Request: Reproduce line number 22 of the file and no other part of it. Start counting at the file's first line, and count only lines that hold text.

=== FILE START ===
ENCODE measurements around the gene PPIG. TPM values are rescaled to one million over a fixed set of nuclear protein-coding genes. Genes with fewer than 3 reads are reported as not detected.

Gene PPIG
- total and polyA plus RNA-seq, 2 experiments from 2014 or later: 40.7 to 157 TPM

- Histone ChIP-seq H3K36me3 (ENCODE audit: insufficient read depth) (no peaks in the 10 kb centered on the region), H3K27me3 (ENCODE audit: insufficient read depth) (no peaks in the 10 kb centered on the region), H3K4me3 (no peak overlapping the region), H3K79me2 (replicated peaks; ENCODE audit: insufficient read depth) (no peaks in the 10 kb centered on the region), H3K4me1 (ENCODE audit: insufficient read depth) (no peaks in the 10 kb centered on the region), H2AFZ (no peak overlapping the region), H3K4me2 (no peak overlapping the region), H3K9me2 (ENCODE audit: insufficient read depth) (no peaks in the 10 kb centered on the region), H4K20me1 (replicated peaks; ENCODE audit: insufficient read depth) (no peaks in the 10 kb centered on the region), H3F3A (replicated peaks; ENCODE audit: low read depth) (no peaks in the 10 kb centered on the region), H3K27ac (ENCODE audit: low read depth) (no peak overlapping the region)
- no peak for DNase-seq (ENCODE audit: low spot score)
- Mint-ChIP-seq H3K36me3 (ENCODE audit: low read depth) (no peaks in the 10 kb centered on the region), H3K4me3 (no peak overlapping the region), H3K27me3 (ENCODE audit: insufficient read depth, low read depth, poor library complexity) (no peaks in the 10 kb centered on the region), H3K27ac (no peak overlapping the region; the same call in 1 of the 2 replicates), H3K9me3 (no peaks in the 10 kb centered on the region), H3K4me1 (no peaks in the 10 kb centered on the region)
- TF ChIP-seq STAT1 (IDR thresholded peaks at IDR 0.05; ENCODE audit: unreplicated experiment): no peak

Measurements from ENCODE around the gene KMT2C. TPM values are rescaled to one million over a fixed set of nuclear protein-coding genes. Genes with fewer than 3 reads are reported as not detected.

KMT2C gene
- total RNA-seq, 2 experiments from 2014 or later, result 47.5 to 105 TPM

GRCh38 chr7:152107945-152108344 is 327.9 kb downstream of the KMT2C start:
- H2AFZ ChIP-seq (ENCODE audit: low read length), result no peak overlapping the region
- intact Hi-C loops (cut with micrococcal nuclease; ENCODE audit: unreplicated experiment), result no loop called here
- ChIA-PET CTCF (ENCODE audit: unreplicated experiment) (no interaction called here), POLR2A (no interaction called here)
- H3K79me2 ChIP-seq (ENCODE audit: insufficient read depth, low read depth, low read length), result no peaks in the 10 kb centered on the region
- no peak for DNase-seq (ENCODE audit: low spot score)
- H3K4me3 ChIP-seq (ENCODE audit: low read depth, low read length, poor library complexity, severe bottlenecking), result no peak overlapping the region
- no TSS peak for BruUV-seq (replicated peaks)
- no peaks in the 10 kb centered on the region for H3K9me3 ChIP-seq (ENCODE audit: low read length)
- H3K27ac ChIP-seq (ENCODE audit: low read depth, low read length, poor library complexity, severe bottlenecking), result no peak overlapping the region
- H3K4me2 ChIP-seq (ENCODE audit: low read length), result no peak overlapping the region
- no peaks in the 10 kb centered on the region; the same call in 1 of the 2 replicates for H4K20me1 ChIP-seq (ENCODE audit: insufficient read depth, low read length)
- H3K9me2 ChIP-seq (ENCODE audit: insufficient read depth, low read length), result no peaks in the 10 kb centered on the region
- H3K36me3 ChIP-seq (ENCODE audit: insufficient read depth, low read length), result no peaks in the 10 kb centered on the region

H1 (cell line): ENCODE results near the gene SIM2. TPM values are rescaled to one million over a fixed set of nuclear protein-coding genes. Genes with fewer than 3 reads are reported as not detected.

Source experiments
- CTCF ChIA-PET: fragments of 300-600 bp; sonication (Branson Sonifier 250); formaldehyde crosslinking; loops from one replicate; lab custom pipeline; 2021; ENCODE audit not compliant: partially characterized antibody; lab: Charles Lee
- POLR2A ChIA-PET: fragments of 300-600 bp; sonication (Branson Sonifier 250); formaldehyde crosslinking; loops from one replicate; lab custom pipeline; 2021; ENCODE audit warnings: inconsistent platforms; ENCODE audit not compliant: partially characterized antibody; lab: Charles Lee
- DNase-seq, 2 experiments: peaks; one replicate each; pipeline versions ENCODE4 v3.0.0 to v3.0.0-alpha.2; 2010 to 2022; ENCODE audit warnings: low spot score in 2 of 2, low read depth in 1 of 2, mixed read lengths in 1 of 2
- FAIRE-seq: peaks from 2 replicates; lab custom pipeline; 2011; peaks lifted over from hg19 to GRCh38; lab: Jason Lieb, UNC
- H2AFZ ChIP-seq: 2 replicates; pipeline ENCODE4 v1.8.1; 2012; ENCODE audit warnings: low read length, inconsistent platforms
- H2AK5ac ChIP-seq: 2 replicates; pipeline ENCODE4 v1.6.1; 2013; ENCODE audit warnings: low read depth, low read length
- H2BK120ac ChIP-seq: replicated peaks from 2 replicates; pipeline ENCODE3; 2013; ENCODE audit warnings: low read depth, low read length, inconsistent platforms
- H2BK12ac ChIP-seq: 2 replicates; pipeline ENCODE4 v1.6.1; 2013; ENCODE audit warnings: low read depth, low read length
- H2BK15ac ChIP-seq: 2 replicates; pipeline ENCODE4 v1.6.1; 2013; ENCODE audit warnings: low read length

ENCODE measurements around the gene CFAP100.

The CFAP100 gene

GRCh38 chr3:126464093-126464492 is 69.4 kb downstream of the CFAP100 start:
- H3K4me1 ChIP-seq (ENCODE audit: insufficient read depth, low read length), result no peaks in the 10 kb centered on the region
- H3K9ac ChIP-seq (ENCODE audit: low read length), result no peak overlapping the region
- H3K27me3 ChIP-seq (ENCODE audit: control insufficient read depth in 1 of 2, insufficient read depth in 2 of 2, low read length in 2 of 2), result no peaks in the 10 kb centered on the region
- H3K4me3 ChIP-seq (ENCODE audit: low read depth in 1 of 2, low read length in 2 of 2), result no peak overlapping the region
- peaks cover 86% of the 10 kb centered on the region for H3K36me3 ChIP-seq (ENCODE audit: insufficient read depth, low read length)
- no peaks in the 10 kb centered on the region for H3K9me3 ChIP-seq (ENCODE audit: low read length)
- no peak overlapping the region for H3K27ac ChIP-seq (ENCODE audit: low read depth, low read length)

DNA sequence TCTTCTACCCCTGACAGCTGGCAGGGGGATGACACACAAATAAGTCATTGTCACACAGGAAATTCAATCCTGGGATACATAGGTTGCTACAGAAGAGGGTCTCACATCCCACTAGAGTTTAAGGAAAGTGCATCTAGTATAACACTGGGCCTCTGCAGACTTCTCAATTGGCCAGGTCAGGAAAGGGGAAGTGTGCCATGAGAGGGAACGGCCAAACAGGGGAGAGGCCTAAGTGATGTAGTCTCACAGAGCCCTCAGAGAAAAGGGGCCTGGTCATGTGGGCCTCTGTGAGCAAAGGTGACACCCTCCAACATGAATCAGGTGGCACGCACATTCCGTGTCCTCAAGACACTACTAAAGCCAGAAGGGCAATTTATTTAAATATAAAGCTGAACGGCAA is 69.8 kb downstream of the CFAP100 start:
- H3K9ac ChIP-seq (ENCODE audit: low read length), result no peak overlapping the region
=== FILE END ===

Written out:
- no peaks in the 10 kb centered on the region; the same call in 1 of the 2 replicates for H4K20me1 ChIP-seq (ENCODE audit: insufficient read depth, low read length)